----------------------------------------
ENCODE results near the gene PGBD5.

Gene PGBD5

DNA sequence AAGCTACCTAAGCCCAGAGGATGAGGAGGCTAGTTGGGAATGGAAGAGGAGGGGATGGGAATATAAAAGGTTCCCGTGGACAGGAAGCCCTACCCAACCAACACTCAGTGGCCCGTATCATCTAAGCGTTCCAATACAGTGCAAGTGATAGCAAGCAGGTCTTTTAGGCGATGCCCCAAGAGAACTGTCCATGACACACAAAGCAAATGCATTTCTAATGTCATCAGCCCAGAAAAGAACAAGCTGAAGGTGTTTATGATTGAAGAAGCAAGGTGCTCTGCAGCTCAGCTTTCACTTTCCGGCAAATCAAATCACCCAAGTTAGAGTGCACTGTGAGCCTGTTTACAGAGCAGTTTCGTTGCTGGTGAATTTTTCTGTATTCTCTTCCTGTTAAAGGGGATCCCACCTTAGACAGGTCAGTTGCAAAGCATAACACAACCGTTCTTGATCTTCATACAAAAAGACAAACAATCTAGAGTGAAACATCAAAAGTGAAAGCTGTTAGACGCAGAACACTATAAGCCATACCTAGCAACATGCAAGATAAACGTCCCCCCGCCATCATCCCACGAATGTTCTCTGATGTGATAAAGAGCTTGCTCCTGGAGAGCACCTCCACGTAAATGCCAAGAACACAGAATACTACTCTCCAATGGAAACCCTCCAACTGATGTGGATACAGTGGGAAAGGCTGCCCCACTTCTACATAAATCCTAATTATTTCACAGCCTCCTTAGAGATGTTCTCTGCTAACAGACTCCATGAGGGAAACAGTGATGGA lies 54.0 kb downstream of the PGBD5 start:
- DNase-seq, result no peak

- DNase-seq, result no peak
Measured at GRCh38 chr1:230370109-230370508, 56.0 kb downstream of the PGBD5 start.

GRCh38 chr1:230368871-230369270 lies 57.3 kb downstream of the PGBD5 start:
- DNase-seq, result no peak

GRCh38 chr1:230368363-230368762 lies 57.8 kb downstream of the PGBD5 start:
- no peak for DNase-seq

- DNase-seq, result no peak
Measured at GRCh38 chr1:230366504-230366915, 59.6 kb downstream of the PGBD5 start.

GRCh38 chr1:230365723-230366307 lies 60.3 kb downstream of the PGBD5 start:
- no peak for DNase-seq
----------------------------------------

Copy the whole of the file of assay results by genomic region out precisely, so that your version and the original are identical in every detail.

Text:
ENCODE results near the gene PGBD5.

Gene PGBD5

DNA sequence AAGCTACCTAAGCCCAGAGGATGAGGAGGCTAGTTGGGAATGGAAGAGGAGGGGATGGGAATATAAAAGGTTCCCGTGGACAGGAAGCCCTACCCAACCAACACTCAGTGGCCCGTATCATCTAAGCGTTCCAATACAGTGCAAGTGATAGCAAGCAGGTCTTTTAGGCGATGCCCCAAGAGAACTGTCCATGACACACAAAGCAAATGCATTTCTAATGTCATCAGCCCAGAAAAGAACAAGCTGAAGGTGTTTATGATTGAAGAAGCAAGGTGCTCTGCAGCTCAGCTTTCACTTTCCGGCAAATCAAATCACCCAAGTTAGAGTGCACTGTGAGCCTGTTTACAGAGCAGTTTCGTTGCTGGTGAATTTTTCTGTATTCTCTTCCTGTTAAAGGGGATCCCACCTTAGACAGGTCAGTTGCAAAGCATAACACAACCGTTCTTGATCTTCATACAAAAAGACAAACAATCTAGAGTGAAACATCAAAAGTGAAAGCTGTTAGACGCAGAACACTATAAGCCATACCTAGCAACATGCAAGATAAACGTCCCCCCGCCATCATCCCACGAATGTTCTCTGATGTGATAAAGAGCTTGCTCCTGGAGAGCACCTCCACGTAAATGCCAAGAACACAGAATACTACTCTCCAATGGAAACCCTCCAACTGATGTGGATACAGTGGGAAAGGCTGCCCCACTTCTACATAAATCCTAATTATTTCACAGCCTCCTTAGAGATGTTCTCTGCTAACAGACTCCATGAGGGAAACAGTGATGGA lies 54.0 kb downstream of the PGBD5 start:
- DNase-seq, result no peak

- DNase-seq, result no peak
Measured at GRCh38 chr1:230370109-230370508, 56.0 kb downstream of the PGBD5 start.

GRCh38 chr1:230368871-230369270 lies 57.3 kb downstream of the PGBD5 start:
- DNase-seq, result no peak

GRCh38 chr1:230368363-230368762 lies 57.8 kb downstream of the PGBD5 start:
- no peak for DNase-seq

- DNase-seq, result no peak
Measured at GRCh38 chr1:230366504-230366915, 59.6 kb downstream of the PGBD5 start.

GRCh38 chr1:230365723-230366307 lies 60.3 kb downstream of the PGBD5 start:
- no peak for DNase-seq